• I wholeheartedly agree. From my experience, great writers (and bloggers) are great teachers; they solve problems and allow me to profit from their experience, failures, and successes. Thanks for the addition, Nandita.

    • Absolutely right Nandita…One more thing the more viral or hot topic is on your blog the most it will help you get spreaded…
      Be true to what you post and it will surely be loved by visitors…:)

  2. This is powerful and great stuff! I always believe that being vulnerable and really opening up makes others want to share, open, and feel comfortable doing. Its like this in any circle, no really want to go first and if they do they really don’t want to go real deep. But once that first person steps out and really opens up, wow it’s powerful to see how people really connect and open from that one person being vulnerable.

    Great articles! This is one to bookmark and come back to when your having problems thinking of ideas to write for (not that any of us would ever have that problem).

    • I just witnessed this in a classroom. Dead quiet, 35 students, first day of class. One student opened up, and voila!, it was like a chain reaction. The entire room was buzzing with conversation. It all started with one daring person to be vulnerable, to share something, to connect, to make someone laugh. Amazing.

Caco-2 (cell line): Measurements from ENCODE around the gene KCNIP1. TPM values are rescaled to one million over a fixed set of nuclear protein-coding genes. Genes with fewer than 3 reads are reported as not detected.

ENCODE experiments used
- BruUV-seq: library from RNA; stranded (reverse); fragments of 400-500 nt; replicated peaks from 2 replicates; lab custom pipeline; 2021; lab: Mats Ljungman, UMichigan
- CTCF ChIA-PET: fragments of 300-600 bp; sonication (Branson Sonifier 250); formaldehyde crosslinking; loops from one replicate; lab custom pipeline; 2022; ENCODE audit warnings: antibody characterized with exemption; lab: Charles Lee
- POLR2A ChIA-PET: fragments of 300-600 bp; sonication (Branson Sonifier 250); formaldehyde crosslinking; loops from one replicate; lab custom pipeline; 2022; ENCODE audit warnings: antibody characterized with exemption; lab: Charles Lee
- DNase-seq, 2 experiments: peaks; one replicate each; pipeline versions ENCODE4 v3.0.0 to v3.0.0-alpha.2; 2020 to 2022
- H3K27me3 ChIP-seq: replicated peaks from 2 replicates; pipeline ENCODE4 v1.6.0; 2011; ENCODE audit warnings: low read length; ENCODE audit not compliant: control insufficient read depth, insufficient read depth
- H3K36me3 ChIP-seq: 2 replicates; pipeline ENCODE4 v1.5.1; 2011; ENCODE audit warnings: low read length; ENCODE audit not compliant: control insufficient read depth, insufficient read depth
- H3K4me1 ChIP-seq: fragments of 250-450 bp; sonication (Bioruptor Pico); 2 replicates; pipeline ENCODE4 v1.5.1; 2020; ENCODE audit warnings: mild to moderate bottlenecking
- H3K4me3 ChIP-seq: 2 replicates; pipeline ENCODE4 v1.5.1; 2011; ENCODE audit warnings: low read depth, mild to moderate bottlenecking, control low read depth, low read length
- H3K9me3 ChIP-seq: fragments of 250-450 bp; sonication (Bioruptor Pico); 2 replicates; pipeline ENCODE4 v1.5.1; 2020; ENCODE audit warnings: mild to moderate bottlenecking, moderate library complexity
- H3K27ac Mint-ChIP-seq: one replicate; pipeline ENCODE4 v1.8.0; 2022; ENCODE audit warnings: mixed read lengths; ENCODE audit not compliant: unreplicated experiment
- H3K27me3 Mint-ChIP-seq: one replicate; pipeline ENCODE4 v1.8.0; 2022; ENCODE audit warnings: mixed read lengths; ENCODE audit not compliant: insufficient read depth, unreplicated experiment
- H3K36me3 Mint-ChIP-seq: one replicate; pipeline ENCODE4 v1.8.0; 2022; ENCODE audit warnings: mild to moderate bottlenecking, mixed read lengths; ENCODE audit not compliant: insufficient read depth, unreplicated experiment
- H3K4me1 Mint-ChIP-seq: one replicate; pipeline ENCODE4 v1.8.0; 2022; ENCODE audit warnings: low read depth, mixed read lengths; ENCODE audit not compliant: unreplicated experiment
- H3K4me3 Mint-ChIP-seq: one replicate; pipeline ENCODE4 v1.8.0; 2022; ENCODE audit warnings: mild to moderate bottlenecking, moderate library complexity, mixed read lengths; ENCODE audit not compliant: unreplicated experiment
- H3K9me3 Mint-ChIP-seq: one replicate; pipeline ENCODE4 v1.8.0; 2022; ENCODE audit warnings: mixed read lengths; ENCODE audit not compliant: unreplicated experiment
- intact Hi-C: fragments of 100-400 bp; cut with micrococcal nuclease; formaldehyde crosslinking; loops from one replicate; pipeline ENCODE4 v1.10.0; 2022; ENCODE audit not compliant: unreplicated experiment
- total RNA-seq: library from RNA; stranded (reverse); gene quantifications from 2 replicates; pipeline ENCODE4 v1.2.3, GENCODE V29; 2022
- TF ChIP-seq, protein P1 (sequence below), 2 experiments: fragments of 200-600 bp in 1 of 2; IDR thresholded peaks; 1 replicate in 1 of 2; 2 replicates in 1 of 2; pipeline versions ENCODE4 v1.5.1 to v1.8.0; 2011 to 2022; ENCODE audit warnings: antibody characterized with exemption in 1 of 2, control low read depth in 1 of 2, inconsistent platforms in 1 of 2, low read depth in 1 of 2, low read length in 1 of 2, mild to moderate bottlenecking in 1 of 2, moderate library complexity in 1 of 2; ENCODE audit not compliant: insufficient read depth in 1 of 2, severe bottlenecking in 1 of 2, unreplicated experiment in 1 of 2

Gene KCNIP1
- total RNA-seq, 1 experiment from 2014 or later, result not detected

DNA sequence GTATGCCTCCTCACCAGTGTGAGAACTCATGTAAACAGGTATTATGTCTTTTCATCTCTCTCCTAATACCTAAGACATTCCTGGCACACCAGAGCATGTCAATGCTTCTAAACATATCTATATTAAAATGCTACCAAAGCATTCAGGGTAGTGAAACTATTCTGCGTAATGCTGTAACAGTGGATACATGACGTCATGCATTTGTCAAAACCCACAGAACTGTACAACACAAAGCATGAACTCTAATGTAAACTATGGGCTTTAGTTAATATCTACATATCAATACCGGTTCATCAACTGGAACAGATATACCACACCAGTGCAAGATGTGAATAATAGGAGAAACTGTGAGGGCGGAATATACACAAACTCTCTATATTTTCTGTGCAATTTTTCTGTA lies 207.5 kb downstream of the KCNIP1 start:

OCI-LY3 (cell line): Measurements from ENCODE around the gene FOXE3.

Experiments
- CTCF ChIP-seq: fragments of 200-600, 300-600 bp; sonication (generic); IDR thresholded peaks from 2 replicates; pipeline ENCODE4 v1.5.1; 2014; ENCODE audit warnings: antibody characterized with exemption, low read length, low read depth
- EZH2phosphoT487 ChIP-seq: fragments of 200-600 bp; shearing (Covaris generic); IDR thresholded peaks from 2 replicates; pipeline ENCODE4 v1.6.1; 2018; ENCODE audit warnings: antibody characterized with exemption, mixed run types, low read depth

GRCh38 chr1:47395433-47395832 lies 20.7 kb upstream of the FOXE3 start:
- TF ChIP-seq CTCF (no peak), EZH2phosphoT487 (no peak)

3. My blog is about writing as therapy and my own past of being a child victim of a cult. I am very open, honest, and vulnerable at times. I’m becoming a better storyteller daily. I’m still new at this, but traffic is increasing a little at http://www.danerickson.net.

  4. Thanks for the list Paul. #3 and the TED talk and book by Simon Sinek really had an impact on my way of thinking. The golden circle and his explanation of how it applies, specifically to Apple, was very eye-opening. It explains why Apple has raving fans and most other computer companies don’t. If we apply these concepts to our content, imagine the how viral our content could be and how many raving fans we could create, just by starting with why.

  5. “Good storytelling is a skill that’s only mastered by doing it relentlessly”
    And by being okay with screwing up. Chances are 90% if what you write isn’t going to change anyone’s world. But every time you sit down you learn a little bit more about yourself as a writer and your audience.